most consumed grain on Earth.
is quite sweet and very nutritious, like all grains.
This is the same seed we sell for Wheat Grass.
to Sprout in 2-3 Days
Shelf Life at 70° = 2 years
Shelf Life = 1-2 weeks
B, C and E
Iron, Magnesium, Pantothenic Acid, Phosphorus
approximately 1 Cup (1/2 lb.) of Sprouts
2/3 Cup of seed* into a bowl or into your Sprouter.
2-3 times as much cool (60-70 degree) water.
seeds up to assure even water contact for all.
seeds to Soak for 6-12 hours.
the seeds into your sprouter if necessary.
off the soak water.
thoroughly with cool (60-70°) water.
anywhere out of direct sunlight and at room temperature (70° is
optimal) between Rinses.
and Drain again in 8-12 hours.
perhaps one more...
and Drain in 8-12 hours.
usually stop here. We like our sprouts small.
on your climate and the time of year you are sprouting and most
importantly your personal preference - You may Rinse and Drain again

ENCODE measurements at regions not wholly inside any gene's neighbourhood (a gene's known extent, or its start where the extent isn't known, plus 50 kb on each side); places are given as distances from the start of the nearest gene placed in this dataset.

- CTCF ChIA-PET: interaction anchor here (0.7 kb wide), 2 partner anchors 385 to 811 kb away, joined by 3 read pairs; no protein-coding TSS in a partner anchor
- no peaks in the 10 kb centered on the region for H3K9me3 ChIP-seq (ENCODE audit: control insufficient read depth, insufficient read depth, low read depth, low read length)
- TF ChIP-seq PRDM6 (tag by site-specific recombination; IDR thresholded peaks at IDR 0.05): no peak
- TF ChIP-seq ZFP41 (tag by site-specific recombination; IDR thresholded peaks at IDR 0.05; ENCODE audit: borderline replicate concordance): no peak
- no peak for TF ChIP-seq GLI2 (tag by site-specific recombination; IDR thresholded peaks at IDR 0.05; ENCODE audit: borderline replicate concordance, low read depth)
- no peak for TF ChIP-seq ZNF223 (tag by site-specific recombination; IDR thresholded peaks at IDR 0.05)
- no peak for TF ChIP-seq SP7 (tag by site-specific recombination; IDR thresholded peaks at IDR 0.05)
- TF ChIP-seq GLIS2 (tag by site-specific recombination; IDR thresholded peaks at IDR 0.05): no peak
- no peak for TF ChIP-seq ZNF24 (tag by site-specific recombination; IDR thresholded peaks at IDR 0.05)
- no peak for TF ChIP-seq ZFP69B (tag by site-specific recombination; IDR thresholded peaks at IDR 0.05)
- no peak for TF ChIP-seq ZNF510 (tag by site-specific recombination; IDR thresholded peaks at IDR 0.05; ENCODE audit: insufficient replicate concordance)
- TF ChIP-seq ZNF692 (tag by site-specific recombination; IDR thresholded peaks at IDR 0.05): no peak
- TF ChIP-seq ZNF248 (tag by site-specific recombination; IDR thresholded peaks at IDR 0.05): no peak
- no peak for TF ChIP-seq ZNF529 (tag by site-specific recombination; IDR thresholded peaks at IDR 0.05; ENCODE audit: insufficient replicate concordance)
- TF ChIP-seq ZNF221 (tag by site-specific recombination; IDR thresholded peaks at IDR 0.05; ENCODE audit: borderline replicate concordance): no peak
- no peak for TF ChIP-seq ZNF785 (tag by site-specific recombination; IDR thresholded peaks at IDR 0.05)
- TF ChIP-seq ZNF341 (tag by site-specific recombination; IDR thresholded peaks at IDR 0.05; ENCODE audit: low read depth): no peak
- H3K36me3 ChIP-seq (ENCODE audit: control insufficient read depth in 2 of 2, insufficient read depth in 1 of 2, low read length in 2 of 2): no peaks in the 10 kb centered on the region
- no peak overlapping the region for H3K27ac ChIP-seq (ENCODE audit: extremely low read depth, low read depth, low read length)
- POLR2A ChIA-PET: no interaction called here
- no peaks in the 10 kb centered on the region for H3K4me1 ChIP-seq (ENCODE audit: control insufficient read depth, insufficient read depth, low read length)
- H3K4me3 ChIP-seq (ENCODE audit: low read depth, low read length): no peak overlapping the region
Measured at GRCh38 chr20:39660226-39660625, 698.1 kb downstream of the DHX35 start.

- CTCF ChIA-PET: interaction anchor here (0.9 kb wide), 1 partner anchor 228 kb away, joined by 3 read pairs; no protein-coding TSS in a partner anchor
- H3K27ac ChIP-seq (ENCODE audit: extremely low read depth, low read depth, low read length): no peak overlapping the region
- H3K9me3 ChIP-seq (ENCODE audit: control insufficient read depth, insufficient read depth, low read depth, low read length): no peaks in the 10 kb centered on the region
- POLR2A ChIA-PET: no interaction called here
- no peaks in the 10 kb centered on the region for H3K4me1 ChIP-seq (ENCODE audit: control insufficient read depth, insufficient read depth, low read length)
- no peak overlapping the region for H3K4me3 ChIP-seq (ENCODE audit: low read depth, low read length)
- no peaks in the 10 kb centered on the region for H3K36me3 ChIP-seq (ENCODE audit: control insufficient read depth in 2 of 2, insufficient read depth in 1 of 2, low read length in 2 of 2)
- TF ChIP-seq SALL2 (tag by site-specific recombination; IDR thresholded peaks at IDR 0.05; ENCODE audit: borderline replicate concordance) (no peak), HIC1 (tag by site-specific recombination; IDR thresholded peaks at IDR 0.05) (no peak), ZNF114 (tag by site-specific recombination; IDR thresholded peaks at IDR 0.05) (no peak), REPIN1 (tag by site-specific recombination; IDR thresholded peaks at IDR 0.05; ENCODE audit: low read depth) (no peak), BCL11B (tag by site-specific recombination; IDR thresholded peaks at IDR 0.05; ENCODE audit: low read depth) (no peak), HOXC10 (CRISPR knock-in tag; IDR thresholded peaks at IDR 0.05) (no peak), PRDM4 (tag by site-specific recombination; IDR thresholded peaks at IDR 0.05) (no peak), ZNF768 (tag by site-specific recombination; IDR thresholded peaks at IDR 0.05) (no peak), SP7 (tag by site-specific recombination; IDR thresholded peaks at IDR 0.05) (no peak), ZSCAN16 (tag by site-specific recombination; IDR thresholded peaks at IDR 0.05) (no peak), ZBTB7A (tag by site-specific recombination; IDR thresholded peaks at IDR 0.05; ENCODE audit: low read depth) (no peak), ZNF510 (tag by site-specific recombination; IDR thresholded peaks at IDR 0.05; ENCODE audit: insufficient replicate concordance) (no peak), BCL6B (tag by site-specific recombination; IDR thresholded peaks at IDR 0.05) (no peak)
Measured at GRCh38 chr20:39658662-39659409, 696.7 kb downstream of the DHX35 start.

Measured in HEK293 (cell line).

at 8-12 hour intervals for several days. However - we prefer to
sprout only to the point where most of the seeds have sprouted tiny
(1/4 inch) roots, which is typically after just 2 or 3 Rinse and
always, we suggest that you taste your crop at EVERY RINSE -
including the very first - just after the Soak period. The soaked
seeds are already alive and though they may not be their most
nutritious they are still very nutritious - they are already without
enzyme inhibitors (a very good thing indeed) so they'll digest
themselves and nourish your cells without requiring anything from
them for as long as you like (as long as you continue to Rinse and
Drain every 8-12 hours) and find out for yourself when they are most
delicious! If you grow for a week you'll have grass growing as well
Have Fun! It's All Good!
sprouts are done 8-12 hours after your final rinse. Be sure to Drain
them as thoroughly as possible after that final rinse.
goal during the final 8-12 hours is to minimize the surface moisture
of your sprouts - they will store best in your refrigerator if they
are dry to the touch.
your sprout crop to a plastic bag or the sealed container of your
choice - glass is good too - and put them in your refrigerator.
Grains do not store well in refrigeration so you should try to grow
just what you need. It isn't actually that they store poorly, it is
just that grains are cool weather crops, so though they slow down
quite a bit, they continue to grow - even in the refrigerator.